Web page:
Anonymous says:

My boyfriend and I were looking at the costs of getting married(being that there were 10 weddings in his family last year) and we were stunned when we even had an idea of what they spent. Some were pretty well done considering there were over 200 people at 1 of the weddings(maybe around $7000) with great food and dancing but a lot of the accouterments were wedding gifts(one guy friend was DJ and he spun all night!) and then some smaller weddings <100 people were over $10000. Just depends on what you deem "necessary".

Anonymous says:

People think too much about the wedding, and not nearly enough about the actual marriage. How much money you spend has no bearing whatsoever on how good or lasting the marriage may be. (If there’s any correlation, it’s probably inverse.)

My wedding cost less than $500. Twenty-two years later, we’re still happily married, financially solvent, and debt-free. (And believe me, $500 was incredibly cheap for a wedding, even way back then.)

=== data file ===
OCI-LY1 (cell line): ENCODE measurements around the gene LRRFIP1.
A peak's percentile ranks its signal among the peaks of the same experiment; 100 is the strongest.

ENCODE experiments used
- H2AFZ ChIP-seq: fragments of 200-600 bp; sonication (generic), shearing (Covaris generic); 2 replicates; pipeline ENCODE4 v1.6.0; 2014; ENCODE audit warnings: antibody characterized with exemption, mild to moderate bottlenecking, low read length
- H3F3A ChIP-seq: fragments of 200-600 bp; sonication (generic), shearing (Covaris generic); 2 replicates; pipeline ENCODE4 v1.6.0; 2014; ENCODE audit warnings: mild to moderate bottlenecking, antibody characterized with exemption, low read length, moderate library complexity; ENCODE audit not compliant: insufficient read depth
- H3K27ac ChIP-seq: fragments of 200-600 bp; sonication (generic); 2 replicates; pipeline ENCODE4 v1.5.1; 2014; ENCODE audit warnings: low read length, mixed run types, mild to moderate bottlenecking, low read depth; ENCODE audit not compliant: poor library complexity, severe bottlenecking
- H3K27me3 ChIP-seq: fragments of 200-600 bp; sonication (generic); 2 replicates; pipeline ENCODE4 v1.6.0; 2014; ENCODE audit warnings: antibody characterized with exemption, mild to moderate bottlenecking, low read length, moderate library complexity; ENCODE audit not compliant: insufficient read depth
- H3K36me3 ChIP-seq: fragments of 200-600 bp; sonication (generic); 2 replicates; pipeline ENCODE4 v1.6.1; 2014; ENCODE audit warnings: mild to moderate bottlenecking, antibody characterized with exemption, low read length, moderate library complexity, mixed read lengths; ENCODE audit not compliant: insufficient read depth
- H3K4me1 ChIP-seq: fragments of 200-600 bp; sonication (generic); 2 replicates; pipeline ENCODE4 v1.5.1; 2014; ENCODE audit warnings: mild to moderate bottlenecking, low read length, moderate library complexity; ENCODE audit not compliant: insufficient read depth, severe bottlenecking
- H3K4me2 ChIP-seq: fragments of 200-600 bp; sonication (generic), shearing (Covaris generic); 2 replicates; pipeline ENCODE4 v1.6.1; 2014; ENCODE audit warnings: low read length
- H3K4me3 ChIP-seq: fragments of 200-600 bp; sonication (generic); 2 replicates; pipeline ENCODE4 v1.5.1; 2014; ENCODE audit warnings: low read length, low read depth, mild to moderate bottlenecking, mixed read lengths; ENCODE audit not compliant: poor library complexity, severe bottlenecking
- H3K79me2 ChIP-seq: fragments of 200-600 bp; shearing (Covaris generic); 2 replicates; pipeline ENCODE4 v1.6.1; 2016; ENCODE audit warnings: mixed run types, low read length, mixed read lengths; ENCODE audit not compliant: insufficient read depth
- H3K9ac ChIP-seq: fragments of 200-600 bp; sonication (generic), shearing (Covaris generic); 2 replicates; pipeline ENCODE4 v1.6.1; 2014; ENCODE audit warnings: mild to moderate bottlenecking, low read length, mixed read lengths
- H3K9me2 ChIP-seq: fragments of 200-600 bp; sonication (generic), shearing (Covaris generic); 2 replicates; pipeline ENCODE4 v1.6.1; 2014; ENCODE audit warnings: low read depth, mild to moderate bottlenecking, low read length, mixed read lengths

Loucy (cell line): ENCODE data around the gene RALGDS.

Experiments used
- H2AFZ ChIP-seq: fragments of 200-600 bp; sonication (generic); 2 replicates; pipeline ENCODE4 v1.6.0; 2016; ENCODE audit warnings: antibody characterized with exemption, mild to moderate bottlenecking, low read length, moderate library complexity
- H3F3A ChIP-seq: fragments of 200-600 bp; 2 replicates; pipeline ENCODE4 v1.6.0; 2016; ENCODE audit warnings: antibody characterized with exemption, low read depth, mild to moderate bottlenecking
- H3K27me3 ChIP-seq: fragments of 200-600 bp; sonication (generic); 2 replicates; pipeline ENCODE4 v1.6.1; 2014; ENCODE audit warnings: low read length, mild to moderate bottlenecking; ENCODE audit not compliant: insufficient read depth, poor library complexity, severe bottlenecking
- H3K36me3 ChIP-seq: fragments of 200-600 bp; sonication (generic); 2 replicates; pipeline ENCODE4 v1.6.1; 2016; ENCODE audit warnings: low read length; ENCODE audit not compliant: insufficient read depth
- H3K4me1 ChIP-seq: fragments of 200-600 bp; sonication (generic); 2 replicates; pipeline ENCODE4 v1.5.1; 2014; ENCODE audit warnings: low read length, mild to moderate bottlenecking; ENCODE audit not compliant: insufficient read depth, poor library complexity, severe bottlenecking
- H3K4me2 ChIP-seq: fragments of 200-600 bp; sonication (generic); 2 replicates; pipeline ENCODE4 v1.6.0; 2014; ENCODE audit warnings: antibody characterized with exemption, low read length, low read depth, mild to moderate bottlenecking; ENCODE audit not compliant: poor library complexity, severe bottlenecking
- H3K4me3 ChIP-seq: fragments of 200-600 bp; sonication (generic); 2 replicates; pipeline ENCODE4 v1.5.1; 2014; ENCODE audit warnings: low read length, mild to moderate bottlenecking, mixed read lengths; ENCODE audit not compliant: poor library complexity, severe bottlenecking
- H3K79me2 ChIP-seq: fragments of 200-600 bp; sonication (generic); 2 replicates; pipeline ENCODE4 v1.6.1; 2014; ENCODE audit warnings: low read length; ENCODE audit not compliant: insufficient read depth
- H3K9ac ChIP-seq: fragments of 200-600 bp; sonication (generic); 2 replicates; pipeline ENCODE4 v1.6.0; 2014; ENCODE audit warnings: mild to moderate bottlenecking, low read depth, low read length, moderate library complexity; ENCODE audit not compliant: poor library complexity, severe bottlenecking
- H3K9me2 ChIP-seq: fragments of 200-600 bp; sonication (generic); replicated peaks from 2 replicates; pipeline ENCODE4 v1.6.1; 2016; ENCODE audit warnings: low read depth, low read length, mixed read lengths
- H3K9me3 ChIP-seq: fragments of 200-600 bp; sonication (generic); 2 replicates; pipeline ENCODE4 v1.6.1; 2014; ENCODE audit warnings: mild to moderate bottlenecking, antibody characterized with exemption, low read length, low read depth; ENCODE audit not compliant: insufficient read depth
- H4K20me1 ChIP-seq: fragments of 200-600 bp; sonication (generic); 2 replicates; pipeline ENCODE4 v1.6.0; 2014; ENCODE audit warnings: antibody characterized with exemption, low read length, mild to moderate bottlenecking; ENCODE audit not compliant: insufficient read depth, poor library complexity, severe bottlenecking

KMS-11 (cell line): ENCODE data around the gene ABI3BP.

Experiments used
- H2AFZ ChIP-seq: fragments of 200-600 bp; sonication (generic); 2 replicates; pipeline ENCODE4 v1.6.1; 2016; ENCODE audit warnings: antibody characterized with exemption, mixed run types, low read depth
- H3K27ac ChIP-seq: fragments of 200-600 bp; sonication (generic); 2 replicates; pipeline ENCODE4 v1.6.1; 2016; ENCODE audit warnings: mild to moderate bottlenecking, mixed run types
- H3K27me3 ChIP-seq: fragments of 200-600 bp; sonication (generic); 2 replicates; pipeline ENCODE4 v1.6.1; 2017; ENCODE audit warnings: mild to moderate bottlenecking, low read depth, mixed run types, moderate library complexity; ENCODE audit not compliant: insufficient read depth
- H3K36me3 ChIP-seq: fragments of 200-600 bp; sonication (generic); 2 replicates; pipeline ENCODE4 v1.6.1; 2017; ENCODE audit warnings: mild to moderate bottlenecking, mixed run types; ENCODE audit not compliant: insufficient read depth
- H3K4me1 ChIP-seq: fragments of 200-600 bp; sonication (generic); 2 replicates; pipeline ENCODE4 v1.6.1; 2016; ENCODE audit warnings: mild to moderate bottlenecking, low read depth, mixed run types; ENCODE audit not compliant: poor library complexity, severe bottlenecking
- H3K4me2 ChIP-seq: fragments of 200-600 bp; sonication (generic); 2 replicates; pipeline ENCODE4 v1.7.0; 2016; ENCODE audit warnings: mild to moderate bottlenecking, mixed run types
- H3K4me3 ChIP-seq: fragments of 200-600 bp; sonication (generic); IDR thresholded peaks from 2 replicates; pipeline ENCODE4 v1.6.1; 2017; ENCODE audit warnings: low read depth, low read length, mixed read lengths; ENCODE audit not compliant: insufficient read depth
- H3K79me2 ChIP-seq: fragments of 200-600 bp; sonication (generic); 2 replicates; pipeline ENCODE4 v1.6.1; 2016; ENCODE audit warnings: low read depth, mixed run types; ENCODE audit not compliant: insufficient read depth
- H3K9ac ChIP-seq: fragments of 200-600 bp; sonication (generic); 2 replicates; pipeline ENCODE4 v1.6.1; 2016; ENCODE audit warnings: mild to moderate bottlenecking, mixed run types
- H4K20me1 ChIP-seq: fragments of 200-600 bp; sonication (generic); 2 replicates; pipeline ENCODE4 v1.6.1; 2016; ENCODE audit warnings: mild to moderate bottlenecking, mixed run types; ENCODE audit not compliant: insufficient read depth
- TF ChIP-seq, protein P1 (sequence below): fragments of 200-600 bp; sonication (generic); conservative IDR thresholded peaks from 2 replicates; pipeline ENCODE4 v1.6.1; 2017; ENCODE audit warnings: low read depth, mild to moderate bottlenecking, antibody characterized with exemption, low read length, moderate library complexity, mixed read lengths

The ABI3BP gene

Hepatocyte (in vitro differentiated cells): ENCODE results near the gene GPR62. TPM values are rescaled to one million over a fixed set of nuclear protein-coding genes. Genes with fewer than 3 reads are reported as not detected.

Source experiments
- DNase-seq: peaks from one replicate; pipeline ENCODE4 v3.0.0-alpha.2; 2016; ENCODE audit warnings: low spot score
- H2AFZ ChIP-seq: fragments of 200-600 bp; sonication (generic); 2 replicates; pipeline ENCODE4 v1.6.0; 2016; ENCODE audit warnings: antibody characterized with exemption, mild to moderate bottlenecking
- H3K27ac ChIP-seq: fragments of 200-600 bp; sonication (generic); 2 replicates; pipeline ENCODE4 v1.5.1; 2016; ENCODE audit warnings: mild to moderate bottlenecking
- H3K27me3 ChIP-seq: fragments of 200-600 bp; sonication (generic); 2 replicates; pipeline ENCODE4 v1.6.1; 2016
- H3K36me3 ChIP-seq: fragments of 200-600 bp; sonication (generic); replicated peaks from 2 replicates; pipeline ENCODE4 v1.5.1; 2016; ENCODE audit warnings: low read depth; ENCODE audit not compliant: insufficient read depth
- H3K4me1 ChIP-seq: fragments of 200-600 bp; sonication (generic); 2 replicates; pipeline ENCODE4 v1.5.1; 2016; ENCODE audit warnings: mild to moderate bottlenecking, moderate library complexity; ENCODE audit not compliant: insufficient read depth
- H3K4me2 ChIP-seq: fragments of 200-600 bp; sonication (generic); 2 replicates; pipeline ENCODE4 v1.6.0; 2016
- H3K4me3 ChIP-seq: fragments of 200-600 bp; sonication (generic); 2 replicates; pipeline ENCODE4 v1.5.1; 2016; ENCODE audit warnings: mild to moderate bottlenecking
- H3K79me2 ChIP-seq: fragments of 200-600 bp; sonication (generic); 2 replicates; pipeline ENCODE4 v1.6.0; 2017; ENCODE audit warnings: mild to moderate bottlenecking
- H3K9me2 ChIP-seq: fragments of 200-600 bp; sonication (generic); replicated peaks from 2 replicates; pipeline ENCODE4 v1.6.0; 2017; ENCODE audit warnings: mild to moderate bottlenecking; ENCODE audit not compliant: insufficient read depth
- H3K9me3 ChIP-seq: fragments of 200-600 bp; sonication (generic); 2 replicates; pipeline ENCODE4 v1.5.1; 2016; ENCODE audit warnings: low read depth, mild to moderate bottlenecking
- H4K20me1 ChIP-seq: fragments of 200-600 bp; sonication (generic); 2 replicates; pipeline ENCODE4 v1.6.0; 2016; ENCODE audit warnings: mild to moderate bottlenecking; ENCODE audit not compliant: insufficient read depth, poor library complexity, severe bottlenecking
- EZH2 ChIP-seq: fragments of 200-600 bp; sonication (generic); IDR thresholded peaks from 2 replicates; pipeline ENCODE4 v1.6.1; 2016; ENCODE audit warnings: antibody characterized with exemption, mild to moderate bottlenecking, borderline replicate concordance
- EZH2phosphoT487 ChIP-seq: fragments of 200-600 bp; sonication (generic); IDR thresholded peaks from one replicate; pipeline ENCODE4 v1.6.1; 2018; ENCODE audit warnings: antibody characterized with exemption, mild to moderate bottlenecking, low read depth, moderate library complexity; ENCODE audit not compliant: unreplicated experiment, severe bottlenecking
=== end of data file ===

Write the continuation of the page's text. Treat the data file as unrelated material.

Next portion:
If you want to throw a huge tacky party and play princess for a day, just throw a huge tacky party and play princess for a day. Don’t get something as important as marital vows all mucked up in that insanity.

Anonymous says:

PS: We paid for the entire wedding ourselves (as poor college students), precisely so no one could tell us who we had to invite. If you’re not taking a dime from anyone else, then nobody has the right to tell you squat. And if you can’t pay for your wedding yourselves, then you’re not enough of a grown-up to be getting married in the first place, no matter what age you are.

Anonymous says:

Our wedding last year was about $700 for ~30 people. Add in another $200 of gifted items like the honeymoon and cake (really wasn’t expecting the cake to be free, but the bakery department at my wife’s store provided the cake as a wedding present).

Our ceremony was at the park with a barbecue afterwards for the reception, DJ’ed for free by my brother and photographed by, well everyone. Largest single expense was plane tickets to fly my parents out to Colorado for the ceremony. I wore my suit, and my wife made her own dress.

Anonymous says:

Definitely an inspiring story. More people should aim for this approach. We spent close to 10K. Based on our incomes that was very doable. But in hindsight I wish we would have spent less. Our justification, if you will, was that it was the biggest party we’d ever throw, so why not make it a blast.